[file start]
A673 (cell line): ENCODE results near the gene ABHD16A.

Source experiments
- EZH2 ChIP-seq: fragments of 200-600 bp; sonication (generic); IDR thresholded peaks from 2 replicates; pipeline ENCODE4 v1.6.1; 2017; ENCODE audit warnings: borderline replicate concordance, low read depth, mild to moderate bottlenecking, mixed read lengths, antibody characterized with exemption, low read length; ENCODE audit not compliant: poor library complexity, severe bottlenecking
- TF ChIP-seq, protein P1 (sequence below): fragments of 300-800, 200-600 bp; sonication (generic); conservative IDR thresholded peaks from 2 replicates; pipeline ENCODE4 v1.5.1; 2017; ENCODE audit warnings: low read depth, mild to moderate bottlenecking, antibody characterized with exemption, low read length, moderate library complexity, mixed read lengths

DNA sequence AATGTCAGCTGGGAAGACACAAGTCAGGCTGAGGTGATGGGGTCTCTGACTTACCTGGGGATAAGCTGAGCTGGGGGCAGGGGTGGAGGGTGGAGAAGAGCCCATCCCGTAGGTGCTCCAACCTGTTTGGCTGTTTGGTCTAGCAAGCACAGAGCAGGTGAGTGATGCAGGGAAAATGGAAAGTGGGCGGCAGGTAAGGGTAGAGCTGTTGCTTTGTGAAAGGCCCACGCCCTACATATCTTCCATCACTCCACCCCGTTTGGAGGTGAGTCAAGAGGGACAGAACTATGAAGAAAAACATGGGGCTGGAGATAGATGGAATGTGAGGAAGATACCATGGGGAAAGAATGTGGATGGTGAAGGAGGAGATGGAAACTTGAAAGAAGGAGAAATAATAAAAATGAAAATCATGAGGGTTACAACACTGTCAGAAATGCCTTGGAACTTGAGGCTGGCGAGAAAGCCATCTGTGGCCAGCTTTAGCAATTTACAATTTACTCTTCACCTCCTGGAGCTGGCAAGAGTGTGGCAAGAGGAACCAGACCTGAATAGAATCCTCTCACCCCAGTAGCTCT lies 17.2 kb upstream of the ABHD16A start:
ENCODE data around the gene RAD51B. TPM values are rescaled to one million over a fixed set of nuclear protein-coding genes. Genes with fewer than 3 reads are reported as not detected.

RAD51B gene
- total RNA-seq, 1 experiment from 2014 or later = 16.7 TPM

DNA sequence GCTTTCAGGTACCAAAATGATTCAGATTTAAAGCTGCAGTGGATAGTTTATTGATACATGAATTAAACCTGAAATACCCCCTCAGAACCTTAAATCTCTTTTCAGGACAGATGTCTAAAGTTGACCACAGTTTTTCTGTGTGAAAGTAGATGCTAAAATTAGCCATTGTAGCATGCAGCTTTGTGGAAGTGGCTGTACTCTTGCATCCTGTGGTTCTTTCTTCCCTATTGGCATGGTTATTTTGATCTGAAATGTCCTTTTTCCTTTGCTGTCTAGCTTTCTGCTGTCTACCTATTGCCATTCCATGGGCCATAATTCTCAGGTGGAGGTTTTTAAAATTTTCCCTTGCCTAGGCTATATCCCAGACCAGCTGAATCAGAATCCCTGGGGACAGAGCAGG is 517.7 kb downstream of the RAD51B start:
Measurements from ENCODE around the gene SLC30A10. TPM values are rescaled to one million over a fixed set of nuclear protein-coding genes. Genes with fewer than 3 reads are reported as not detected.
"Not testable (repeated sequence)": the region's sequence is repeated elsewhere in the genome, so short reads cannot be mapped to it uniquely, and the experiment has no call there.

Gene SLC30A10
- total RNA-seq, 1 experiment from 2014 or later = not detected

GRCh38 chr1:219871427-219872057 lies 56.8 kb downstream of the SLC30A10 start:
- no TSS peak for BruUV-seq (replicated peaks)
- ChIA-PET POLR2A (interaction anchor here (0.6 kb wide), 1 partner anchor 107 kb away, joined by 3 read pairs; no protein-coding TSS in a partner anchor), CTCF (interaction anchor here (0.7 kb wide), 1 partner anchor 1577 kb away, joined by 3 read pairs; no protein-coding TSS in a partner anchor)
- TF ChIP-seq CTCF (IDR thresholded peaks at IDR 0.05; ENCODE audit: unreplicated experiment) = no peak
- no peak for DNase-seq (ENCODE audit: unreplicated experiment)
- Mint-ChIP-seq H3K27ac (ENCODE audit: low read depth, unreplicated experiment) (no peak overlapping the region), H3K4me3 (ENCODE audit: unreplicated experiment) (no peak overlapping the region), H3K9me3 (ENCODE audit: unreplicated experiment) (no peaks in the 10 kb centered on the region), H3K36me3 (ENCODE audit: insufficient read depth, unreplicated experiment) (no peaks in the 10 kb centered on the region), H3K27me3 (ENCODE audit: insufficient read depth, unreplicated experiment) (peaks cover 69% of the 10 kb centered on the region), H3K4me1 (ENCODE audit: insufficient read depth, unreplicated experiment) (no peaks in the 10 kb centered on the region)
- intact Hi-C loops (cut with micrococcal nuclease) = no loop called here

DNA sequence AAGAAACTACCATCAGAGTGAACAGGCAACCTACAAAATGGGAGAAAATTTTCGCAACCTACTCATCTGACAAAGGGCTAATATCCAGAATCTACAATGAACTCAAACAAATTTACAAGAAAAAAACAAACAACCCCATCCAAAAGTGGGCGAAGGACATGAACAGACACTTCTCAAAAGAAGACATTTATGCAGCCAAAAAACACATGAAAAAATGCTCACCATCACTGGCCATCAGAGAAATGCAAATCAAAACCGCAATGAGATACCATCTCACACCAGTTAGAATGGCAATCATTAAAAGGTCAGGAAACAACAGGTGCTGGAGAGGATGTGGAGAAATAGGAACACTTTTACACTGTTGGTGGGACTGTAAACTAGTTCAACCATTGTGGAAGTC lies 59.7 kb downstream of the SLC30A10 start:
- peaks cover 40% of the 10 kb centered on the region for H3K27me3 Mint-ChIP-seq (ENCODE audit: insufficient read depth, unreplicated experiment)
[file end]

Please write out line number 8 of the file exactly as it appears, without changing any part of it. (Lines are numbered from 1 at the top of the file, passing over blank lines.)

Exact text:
- total RNA-seq, 1 experiment from 2014 or later = 16.7 TPM